Last night, on the train home, I saw someone who had not learned one of life’s most valuable lessons.
When you’re breaking the law, don’t argue with the cop.
Riding Baltimore’s Light Rail is, for the most part, a honor system sort of affair. There are ticket machines where you buy your pass, and then you board the train. No one checks your ticket when you board the train. No one checks your ticket when you disembark.
Occasionally, and I run into this maybe once a week at most, a Metro Transit cop will do a “fare inspection.” The cop goes to the front of the car, announces that there’s a fare inspection, and everyone aboard the train pulls out their ticket from wherever they keep it — I keep mine in a pocket of my Hellboy briefcase/bag-thing — to show the transit cop. And you can tell the frequent riders; like me, when they see a transit cop approaching the front of a car, they’ll fish out their ticket before the inspection is even announced.
Now, there are signs posted every-fucking-where in the trains and at the stops that 1) you must have a ticket before boarding the train and 2) it’s a $500 dollar fine for not having a ticket.
Keep that in mind. A five hundred dollar fine, versus a ticket that ranges from a $1.60 to $3.50.
The transit cop, last night, went to the front of the car, announced the fare inspection, and people started digging around for their tickets.
The cop checked a family to his left. They’re people I’ve seen before, as they boarded at the corporate park where I work; I suspect they’re patients at the meth outpatient facility in the neighborhood. He turned to a kid on his right…
…and the kid didn’t have a ticket.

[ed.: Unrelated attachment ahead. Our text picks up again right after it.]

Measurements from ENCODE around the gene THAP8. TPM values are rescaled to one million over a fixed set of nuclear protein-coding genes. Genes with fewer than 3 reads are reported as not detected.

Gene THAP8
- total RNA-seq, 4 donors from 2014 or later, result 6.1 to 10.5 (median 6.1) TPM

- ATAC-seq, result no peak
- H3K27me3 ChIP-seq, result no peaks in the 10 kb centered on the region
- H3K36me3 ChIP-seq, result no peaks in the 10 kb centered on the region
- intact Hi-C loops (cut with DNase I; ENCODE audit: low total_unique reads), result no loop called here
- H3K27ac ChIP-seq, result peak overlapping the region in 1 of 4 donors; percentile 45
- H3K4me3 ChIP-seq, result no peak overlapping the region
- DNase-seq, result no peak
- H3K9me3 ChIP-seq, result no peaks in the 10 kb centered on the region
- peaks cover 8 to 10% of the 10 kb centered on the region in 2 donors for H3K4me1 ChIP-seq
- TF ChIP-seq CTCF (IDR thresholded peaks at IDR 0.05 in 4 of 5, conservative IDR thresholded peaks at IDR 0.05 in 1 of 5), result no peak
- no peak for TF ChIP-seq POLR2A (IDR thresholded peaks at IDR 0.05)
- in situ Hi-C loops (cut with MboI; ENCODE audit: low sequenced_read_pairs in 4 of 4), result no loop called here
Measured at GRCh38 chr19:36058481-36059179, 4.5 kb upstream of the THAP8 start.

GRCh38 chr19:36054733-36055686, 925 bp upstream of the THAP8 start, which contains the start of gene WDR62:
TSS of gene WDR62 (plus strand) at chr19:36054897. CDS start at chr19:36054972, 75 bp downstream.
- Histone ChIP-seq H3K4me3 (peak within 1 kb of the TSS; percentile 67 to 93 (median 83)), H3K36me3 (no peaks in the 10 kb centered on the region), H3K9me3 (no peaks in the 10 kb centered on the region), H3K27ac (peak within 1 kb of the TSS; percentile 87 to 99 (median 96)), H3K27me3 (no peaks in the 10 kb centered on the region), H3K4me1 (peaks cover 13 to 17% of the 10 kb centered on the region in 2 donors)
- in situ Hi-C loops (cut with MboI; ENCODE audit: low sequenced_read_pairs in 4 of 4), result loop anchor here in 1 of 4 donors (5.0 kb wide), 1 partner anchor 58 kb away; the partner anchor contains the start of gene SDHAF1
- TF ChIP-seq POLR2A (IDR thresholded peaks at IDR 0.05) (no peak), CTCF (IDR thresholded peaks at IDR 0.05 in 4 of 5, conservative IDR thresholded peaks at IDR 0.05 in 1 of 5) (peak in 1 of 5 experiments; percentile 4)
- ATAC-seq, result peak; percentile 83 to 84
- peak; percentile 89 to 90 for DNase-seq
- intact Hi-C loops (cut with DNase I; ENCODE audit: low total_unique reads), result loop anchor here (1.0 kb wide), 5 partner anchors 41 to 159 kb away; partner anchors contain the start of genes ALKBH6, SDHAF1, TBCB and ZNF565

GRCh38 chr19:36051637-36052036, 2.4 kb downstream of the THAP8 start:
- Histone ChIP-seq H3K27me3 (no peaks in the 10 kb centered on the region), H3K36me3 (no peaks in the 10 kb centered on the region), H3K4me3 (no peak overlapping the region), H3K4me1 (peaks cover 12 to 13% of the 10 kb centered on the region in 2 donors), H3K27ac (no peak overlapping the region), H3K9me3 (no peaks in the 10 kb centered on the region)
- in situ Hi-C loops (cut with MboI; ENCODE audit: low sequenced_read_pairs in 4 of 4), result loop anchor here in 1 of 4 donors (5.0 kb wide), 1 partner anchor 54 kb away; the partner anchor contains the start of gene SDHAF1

They had a conversation, and I couldn’t catch all of it; I was too engrossed in looking at some space pr0n in the latest issue of Astronomy, specifically a feature on colliding galaxies. What I caught of it was that the kid was a student, whereupon the cop asked to see his ID. The kid fished out his ID, handed it over, and the cop explained to him the way the fare system worked, even pointed at the signs posted in the train. The kid argued that he was a student, he could just hop off at the next stop. Then, still holding the kid’s ID, the cop turned and worked his way down the aisle.
He went back to the kid, their conversation continued, and the cop said, “You can’t just ride the train. You have to have a ticket.” Also, the student was twenty-three. I caught that tidbit.
The train reached the next stop. The cop took the kid off the train. And on the platform, the cop pointed to more signs about having a ticket or pass before boarding. The conversation became animated, and as the train pulled away, I watched as the cop pulled out his ticket pad. He was giving the kid a citation.
Five hundred dollar fine.
I’ve seen other people get snagged in a fare inspection. Invariably, the person gets off with a warning and is put off at the next stop to buy a ticket.
This is the first time I saw someone actually get a ticket.
Here’s the life lesson.
Don’t. Argue. With. The. Cop. Just don’t do it!